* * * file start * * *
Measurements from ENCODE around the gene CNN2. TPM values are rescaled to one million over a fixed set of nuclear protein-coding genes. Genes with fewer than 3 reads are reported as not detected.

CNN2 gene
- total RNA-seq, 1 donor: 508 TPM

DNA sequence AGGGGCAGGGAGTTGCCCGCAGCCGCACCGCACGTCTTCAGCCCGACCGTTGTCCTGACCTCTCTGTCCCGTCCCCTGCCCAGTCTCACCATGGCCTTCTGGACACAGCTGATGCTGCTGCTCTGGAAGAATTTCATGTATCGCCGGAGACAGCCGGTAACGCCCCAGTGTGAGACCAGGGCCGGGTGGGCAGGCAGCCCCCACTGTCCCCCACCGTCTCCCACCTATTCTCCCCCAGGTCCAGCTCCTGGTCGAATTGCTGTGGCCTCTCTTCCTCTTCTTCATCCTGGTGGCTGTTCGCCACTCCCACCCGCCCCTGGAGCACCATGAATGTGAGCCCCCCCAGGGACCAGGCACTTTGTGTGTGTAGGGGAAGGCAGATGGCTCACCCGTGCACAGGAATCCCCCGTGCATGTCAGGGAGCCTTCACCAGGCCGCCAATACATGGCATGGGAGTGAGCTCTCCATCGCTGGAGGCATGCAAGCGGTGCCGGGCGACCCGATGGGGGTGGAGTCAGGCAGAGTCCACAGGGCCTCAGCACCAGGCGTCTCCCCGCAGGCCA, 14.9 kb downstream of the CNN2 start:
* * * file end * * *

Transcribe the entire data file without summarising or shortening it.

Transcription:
Measurements from ENCODE around the gene CNN2. TPM values are rescaled to one million over a fixed set of nuclear protein-coding genes. Genes with fewer than 3 reads are reported as not detected.

CNN2 gene
- total RNA-seq, 1 donor: 508 TPM

DNA sequence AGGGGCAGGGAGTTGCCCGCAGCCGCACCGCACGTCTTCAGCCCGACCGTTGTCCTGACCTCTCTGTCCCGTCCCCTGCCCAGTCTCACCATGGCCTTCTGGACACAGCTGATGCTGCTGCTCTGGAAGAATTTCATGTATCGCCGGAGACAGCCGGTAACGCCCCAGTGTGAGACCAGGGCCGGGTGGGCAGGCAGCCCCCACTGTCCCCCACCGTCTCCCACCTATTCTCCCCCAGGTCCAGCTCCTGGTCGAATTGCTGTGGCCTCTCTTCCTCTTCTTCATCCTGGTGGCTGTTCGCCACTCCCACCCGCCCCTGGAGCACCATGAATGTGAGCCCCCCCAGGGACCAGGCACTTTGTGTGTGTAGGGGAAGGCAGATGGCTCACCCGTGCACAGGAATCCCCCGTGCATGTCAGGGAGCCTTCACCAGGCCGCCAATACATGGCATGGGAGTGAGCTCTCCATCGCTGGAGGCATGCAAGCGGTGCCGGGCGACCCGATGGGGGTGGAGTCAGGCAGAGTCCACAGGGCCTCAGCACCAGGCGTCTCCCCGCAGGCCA, 14.9 kb downstream of the CNN2 start: